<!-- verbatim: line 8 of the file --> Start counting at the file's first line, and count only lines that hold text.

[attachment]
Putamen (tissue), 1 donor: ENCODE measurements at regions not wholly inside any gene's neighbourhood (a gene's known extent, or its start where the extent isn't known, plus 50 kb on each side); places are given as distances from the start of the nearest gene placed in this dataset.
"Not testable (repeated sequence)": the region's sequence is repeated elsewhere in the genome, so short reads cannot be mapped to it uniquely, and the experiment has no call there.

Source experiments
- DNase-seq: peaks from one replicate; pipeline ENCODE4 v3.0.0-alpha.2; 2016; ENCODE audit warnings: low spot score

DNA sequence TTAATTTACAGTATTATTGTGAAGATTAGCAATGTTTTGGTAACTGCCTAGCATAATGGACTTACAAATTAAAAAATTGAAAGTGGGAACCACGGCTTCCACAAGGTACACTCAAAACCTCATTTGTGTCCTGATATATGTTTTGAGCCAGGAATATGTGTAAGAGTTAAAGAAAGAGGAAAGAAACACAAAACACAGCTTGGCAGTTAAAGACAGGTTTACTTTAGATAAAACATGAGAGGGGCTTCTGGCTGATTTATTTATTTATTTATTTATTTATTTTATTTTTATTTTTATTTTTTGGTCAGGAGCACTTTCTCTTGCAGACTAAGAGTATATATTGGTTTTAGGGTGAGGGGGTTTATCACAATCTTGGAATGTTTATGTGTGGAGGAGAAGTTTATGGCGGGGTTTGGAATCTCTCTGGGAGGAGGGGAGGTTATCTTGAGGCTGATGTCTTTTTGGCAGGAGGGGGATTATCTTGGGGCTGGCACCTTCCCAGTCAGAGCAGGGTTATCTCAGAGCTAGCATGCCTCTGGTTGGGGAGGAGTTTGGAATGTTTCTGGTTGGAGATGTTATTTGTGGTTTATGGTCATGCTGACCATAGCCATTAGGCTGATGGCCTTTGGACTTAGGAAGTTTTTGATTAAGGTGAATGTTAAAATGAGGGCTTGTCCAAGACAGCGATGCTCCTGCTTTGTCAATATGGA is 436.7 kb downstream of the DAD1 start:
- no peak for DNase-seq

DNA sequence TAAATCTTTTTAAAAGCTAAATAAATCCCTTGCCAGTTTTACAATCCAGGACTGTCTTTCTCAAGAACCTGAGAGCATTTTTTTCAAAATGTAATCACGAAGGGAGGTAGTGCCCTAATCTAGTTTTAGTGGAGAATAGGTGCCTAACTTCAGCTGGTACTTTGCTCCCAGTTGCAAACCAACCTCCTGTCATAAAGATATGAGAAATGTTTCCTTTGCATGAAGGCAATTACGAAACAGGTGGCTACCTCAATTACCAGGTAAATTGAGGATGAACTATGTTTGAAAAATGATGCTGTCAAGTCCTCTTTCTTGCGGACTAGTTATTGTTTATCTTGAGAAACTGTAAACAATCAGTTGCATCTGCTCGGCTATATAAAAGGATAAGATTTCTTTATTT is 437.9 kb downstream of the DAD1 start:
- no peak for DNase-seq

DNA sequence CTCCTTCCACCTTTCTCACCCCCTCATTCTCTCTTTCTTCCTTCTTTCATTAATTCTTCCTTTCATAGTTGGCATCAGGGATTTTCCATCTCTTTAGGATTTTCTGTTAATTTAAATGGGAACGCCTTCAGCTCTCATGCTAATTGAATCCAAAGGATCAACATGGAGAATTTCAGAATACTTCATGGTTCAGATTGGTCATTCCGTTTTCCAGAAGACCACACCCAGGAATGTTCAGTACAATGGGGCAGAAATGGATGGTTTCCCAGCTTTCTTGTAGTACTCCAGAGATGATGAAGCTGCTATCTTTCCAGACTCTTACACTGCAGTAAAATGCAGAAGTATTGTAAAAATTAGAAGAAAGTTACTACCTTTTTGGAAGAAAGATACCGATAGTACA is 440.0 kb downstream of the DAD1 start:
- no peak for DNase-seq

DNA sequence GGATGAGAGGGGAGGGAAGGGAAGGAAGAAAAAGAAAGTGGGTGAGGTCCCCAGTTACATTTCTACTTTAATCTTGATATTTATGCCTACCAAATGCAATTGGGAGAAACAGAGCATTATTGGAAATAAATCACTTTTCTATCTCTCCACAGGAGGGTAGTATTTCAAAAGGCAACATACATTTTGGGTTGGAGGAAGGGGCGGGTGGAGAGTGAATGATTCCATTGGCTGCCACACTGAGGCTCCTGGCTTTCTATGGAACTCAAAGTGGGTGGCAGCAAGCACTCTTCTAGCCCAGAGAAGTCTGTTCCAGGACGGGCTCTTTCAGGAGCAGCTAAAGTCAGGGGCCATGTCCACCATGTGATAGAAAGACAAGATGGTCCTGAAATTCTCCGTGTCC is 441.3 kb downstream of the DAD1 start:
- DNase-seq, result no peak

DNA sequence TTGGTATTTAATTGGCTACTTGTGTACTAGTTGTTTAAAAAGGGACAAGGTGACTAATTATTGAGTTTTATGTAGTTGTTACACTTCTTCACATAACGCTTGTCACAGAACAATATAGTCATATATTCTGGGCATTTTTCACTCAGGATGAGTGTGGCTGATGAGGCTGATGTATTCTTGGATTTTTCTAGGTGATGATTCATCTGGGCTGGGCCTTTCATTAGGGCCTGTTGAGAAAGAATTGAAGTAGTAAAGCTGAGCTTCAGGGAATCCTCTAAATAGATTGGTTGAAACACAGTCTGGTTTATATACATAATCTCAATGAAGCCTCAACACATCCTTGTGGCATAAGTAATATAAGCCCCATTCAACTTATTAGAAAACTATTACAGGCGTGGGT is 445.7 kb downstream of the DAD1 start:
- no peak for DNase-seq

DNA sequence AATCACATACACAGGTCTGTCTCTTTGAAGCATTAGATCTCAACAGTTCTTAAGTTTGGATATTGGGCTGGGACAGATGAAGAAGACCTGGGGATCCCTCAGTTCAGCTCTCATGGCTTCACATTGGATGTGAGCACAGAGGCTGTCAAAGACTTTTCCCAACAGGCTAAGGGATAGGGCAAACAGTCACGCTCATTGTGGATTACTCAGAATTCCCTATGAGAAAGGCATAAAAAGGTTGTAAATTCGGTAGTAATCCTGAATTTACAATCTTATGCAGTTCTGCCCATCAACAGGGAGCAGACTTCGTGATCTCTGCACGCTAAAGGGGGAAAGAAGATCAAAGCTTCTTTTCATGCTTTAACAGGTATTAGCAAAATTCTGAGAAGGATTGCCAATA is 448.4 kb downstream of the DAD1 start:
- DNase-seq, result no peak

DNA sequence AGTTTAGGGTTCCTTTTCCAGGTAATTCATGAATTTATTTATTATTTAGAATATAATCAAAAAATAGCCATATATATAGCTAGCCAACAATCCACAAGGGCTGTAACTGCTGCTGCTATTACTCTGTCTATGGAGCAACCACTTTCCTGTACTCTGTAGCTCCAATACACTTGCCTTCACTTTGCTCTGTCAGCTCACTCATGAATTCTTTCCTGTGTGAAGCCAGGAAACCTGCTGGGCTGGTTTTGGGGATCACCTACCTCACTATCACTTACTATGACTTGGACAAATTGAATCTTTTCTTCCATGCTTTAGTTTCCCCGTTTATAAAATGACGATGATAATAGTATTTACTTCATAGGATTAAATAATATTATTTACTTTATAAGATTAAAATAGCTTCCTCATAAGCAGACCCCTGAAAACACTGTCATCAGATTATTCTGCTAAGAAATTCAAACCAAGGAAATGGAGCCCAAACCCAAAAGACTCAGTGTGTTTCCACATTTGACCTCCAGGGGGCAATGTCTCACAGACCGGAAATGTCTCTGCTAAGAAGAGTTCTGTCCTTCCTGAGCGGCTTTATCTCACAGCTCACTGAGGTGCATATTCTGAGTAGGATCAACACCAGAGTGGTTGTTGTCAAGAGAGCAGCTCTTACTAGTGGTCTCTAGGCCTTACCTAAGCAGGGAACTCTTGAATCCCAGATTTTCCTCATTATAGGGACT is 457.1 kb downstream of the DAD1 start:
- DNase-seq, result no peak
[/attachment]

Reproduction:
- no peak for DNase-seq